Writing a motion for a board meeting isn’t difficult, but it does take some forethought. Perhaps you’ve been to a board meeting where someone filed a motion and so many amendments followed it that the final version didn’t remotely resemble the original wording. A well-written motion is specific, unique, and concise. By writing a clear motion, you will reduce time spent in discussion and in making amendments. More importantly, you can be sure that your motion will be carried out exactly as you intended.
If you’re not familiar with writing motions, it helps to better understand what kind of motion you want to make. There are four basic kinds of motions:
1. Main Motions
A main motion is an item that you want to introduce to the membership to consider and vote on. You cannot introduce a main motion when any other motion is on the floor. Main motions yield to privileged, subsidiary, and incidental motions.
2. Subsidiary Motions
The purpose of a subsidiary motion is to change or affect how a main motion is handled. The membership votes on the subsidiary motion before they vote on the main motion.
Example: A main motion to take a specific action is filed and seconded. Another member moves to refer the action to a committee (subsidiary motion) and it is seconded. The members vote on the subsidiary motion first.
3. Privileged Motions
The purpose of a privileged motion is to bring up items that are urgent about special or important matters that are unrelated to pending business.
Example: A privileged motion is to delay a motion until after a recess. The chair addresses this motion before the main motion.
4. Incidental Motions
The purpose of an incidental motion is to question or clarify the procedure relative to other motions. Incidental motions must be considered before the motion that it questions. Robert’s Rules lists incidental motions that cover almost any issue that surfaces.
Example: A member files a broad or vague motion and another member seconds it. Another member files a motion to table the main motion and requests additional information. The incidental motion is seconded. The chair addresses the incidental motion before the main motion.
Writing a Clear, Concise Board Meeting Motion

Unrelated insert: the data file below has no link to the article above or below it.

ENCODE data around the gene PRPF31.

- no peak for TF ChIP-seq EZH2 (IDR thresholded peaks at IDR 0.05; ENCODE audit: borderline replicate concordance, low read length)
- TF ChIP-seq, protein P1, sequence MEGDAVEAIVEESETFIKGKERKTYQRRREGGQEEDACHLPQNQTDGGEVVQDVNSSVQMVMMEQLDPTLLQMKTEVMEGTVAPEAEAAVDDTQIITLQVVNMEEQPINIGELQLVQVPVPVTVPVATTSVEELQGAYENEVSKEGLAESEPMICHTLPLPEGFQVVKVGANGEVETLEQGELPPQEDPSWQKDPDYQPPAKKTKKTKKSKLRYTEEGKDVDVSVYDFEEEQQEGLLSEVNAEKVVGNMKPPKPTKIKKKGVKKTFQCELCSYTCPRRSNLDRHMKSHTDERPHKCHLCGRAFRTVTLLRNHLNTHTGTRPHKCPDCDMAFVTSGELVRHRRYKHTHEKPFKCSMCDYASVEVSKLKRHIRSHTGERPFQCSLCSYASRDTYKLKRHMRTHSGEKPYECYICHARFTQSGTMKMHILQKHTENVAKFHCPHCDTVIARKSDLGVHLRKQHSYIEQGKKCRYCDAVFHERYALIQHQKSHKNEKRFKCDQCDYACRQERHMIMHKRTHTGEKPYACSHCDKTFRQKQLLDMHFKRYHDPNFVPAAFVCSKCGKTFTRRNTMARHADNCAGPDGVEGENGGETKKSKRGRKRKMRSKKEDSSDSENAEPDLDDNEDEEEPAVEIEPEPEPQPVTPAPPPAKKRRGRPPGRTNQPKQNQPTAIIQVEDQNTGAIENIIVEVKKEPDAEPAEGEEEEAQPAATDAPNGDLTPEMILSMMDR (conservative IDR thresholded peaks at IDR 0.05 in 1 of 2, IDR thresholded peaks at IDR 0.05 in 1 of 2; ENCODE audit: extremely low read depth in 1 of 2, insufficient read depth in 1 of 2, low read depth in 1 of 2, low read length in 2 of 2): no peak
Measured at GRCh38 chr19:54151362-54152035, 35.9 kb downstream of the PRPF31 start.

Now that you know what kind of motion you are writing and the hierarchy that it takes, you can begin writing your motion. Remember that it should be clearly and concisely worded.
Think through your motion carefully and determine exactly what it is you want to accomplish with it. Include details and support it. Anticipate questions and objections and answer them in your motion. Address any legal concerns in your summary.
If there is a fiscal component, include how the action will be funded. Main motions that require funding may require two main motions—one to pass the action and one to fund it.
Review your motion to see if it asks for a clear action to be taken. State a timeframe when applicable.
Rely on your chair and fellow board members for assistance. Ask one or more of them to review your motion and offer feedback.
Let’s take a look at a couple of examples. A homeowner’s association has been discussing that the roofs of six buildings need to be replaced. The discussion has trended towards replacing the existing shake-shingle roofs with asphalt roofs due to the decreased cost. Homeowners concur with the decision and the village has just changed its ordinance to allow the asphalt roofs in that neighborhood. It’s time to make a motion to replace the roofs.
Example of a poorly written board meeting motion:
“I move to replace the wood shingles on three of the buildings with asphalt shingles.”
Example of a well-written board meeting motion:
“I move to replace the wood shingles on buildings 1, 2, and 3 with asphalt shingles in May, 2017. The ordinance has been changed to allow for asphalt shingles. The second phase of replacing the roofs will occur in July, 2017 for the remaining buildings 4, 5, and 6, so that they will all match by the end of the summer. The roof replacements for both phases will be funded from the association budget at a cost of $10,000 per roof.”
In looking at the examples, it’s easy to see why the first example invites questions about the change in material, which buildings are being repaired, when the remaining roofs will be repaired, how costs will be managed, and when the work will be completed. This type of motion is likely to be subject to subsidiary or incidental motions.
The second example concisely spells out all of the details, not leaving anything to chance. Your fellow board members will appreciate a well-planned motion.
One of the negatives in writing vague, unclear motions is that your motion will be subjected to being amended many times. Moreover, you risk losing the substance of your original intent. Writing motions that are specific, concise, and unique keep the meeting moving along fluidly. By understanding the type of motion you are making, taking time to think it through, and addressing potential objections, you can write a clear motion that will help members make an informed vote.
Motion Lingo Driver Login
Helpful tips for writing a board meeting motion:
Motion Lingo Driver Download
- Be specific, unique and concise
- Understand the different motion types
- Address portential objections
- Rely on your board chair and board members for assistance